Rosendo Juárez no respondió con la actitud que todos los presentes esperaban, que era la de enfrentarse al Corralero. Entonces, es cuando la Lujanera, la mujer del Pegador, le dio un cuchillo a su marido para que se enfrentara con el forastero. Por sorpresa de todos, Rosendo no solo no utilizó el cuchillo sino que lo tiró por una ventana. El Corralero insistió en el desafío al Pegador y viendo que este último no respondía le dijo: “De asco no te carneo. ( “descuartizar como a un carnero”)”.

Entonces, la mujer de Rosendo se acercó al forastero y le dijo que lo dejara porque su marido había demostrado, delante de todos, que era un cobarde. Ella convenció fácilmente a Francisco Real diciendo: “Déjalo a ése, que nos hizo creer que era un hombre.” Y juntos empezaron a bailar. Pocos minutos después, la Lujanera y el Corralero salieron del bar de Júlia.

La voz del narrador vuelve a aparecer y explica que se siente avergonzado y deshonrado, ya que su ídolo había sido desprestigiado delante de todos. Éste, con una gran tristeza interior, salió del antro a tomar el aire. Rosendo Juárez también salió del salón y coincidió con el cronista de los hechos, pero al encontrarse solo se murmuraron dos palabras. Al cabo de unas horas, el comentarista volvió al recinto.

Esa misma noche, la Lujanera y el Corralero regresaron al quilombo (“bar de alterne”). Él estaba herido de muerte, agonizando. La mujer explicó que mientras estaba con Francisco Real alguien lo llamó y le clavó un puñal. Ella dejó claro que no había sido su marido, sino que lo había apuñalado un desconocido.

Los hombres del Norte acusaron a la Lujanera de asesina, pero el narrador de la historia les convenció de que no era posible, ya que ni las manos, ni el pulso de una mujer podrían acabar con la vida de un hombre tan fornido. Al acercarse la policía, se decidió tirar el cuerpo del Corralero al arroyo para evitarse problemas. (Fuente: El lunfardo en la literatura porteña: Roberto Arlt y Jorge Luis Borges. PDF en Internet de autor desconocido).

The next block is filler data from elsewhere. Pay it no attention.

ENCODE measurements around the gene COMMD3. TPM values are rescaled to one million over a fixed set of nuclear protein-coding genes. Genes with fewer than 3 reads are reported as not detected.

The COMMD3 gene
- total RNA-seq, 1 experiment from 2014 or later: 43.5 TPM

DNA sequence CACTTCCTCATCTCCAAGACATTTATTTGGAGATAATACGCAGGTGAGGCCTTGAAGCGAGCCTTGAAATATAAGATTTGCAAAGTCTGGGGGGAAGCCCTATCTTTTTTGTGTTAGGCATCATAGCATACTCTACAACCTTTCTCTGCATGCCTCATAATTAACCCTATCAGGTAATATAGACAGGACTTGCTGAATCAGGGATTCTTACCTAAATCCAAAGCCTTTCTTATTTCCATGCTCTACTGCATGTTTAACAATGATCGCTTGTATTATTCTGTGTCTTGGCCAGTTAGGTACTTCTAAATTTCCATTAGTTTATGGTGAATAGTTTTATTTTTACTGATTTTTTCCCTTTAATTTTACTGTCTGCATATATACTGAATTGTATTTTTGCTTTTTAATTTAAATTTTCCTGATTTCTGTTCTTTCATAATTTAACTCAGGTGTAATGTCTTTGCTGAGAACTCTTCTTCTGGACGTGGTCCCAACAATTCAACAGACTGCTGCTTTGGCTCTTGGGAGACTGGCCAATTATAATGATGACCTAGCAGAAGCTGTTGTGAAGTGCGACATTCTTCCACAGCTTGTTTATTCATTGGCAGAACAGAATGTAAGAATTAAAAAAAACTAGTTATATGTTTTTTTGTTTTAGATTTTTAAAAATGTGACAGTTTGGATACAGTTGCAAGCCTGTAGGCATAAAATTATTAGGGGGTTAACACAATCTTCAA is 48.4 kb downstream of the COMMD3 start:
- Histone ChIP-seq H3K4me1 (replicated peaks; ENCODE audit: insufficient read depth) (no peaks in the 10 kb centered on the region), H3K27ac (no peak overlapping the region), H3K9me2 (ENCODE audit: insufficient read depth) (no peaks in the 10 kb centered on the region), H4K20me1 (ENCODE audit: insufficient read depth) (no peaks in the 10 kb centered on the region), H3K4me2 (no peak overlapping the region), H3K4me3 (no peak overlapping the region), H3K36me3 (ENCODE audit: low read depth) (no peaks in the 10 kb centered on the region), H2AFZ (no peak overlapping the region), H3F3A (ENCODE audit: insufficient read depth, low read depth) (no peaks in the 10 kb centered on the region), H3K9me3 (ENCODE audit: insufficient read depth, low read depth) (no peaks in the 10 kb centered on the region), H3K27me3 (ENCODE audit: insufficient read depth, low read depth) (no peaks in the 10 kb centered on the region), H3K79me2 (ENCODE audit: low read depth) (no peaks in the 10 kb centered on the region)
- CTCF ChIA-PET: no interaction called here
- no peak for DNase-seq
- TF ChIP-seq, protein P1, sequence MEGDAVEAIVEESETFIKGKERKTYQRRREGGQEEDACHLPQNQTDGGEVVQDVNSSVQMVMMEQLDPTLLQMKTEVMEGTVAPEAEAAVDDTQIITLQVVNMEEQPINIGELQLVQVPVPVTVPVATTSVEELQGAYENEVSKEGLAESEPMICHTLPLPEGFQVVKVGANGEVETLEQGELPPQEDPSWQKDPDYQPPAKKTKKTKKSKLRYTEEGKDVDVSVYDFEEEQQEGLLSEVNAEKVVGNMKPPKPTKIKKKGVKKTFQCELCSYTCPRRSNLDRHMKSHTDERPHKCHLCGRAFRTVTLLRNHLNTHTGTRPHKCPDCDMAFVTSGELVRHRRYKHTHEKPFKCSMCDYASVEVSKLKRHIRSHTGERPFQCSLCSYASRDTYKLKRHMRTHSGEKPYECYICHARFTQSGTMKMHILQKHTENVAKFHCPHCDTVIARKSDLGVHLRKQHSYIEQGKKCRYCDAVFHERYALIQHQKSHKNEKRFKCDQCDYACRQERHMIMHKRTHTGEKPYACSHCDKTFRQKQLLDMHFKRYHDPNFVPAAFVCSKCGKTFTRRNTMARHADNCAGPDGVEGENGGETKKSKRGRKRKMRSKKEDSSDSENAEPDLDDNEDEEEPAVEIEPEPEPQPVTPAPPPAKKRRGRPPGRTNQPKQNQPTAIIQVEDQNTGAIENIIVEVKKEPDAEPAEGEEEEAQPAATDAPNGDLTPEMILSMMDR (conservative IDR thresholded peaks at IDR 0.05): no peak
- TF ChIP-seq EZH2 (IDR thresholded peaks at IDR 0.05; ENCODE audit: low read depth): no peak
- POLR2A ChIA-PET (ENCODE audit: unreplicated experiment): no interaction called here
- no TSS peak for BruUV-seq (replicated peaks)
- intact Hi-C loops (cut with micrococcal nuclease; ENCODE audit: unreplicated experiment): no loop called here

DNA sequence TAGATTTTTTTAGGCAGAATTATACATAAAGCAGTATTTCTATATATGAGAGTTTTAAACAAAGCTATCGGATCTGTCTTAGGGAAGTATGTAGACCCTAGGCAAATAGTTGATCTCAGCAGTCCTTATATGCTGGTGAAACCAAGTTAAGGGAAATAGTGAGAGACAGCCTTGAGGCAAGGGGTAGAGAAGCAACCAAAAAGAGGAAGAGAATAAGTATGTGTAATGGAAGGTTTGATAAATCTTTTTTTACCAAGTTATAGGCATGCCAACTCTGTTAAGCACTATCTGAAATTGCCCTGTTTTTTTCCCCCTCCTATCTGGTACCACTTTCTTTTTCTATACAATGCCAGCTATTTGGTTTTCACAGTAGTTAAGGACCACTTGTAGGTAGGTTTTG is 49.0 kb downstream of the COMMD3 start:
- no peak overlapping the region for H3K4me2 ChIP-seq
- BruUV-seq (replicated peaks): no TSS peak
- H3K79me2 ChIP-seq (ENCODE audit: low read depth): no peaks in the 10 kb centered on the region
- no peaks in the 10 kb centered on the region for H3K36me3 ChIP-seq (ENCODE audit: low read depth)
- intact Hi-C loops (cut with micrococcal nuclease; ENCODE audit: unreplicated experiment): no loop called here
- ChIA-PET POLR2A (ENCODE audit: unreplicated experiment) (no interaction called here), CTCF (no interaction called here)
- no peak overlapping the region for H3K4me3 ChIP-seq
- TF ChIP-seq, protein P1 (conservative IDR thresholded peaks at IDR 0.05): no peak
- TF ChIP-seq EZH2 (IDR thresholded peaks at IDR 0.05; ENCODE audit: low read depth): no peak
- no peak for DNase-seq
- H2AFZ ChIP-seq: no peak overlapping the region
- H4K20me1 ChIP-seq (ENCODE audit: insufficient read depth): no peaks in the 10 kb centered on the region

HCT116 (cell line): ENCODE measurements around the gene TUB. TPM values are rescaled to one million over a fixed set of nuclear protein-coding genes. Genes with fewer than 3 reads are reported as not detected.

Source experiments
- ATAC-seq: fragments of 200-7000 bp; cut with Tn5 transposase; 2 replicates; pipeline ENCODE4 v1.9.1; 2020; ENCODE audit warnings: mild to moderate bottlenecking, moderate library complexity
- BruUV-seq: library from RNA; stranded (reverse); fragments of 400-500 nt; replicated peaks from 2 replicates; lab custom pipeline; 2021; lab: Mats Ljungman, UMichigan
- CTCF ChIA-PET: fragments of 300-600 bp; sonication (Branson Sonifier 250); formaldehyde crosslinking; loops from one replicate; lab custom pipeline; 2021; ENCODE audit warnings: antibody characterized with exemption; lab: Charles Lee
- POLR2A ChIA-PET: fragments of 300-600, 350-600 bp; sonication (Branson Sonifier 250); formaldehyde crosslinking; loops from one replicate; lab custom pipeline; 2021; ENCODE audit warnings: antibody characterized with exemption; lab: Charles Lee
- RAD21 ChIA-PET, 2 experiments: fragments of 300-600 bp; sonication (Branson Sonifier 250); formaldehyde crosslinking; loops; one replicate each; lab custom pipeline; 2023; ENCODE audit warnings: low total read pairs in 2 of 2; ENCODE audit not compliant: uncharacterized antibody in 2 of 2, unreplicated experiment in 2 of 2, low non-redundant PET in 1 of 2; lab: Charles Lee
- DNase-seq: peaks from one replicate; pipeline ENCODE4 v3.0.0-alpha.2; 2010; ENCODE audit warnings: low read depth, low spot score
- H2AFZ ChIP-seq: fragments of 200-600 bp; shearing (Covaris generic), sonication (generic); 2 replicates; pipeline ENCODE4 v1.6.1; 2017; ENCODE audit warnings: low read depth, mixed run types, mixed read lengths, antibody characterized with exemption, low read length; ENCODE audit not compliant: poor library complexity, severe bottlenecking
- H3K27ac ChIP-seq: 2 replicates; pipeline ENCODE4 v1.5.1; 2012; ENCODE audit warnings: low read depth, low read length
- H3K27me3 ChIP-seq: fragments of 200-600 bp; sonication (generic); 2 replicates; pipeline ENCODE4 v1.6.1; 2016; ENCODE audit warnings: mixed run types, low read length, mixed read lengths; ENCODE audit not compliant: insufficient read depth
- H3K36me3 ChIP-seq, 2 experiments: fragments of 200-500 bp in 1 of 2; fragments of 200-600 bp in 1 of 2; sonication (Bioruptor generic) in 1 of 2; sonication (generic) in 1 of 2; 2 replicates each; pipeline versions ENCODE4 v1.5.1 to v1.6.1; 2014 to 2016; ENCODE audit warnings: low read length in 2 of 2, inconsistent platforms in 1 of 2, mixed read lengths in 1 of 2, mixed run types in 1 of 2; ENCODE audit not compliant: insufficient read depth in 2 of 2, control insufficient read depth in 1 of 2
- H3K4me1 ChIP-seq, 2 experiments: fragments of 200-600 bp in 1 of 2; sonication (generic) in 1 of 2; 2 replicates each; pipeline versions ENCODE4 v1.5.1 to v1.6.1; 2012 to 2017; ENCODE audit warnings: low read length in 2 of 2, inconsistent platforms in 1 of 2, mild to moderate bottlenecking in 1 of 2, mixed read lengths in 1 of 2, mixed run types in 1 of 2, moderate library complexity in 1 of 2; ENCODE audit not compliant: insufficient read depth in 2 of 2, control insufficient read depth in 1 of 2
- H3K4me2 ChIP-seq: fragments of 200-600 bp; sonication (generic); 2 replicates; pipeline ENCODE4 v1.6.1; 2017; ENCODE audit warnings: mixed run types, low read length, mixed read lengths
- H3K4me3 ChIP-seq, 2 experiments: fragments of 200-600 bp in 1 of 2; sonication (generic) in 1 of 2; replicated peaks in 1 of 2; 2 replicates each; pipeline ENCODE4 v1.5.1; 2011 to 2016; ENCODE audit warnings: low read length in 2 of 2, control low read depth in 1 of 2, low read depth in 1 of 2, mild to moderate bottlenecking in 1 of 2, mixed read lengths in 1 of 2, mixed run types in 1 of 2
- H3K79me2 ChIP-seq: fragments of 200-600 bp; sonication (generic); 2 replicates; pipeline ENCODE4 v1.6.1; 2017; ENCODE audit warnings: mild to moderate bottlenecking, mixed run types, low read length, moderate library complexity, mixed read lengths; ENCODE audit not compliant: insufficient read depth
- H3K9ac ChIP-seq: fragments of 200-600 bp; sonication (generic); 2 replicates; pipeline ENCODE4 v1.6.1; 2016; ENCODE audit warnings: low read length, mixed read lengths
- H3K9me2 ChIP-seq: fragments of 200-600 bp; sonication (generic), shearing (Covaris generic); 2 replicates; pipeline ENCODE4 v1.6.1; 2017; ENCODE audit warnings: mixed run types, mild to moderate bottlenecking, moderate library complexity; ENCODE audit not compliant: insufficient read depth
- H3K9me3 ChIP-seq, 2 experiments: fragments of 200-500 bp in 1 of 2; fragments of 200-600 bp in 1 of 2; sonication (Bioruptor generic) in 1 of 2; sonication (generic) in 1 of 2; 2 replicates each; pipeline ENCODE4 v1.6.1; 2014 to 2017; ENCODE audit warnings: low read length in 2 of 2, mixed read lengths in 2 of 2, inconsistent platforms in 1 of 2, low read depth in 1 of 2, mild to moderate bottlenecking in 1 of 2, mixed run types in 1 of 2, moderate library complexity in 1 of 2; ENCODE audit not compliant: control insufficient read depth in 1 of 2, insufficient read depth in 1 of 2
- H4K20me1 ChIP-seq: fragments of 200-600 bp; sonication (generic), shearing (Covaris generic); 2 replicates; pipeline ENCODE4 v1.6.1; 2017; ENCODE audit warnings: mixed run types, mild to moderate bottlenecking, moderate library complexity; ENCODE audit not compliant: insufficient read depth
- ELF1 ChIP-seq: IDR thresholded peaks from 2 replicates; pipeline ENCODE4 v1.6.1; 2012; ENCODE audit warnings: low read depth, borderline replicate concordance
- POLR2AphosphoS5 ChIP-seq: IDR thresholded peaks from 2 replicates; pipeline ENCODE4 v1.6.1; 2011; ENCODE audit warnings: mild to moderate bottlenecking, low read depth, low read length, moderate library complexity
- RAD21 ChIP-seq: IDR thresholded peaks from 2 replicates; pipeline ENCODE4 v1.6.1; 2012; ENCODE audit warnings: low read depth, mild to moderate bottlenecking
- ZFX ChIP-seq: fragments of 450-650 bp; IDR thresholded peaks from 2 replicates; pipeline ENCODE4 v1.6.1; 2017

Evito deliberadamente contar el final del cuento, si no lo han adivinado.

Mi opinión: El cuento de Borges “Hombre de la esquina rosada”, se publicó por primera vez con el título “Leyenda Policial” en la revista Martín Fierro del 26 de febrero de 1927. Una segunda versión se integró en el volumen El idioma de los argentinos en 1928 con el nombre “Hombres pelearon” y una tercera versión se publicó como “Hombres de las orillas” en la Revista Multicolor de los sábados, en el periódico Crítico del 16 de septiembre de 1933. La versión final con su nombre definitivo se integró en el volumen Historia universal de la infamia, que se publicó en 1935. (Fuente : Wikipedia) El cuento está dedicado al escritor, poeta y periodista uruguayo Enrique Amorim.

Uno de los aspectos que más me interesó de esta historia es su lenguaje. Está escrito en lunfardo, un argot originado y desarrollado a fines del siglo XIX y principios del XX entre las clases bajas de Buenos Aires y desde allí se extendió a otras ciudades cercanas, como los alrededores de Gran Buenos Aires, Rosario y Montevideo. Por lo tanto, no sorprende que a algunos lectores les resulte difícil leerlo sin la ayuda de un diccionario. Se adjunta una nota explicativa de expresiones y palabras lunfardo para las personas interesadas en El lunfardo en la literatura porteña: Roberto Arlt y Jorge Luis Borges (PDF)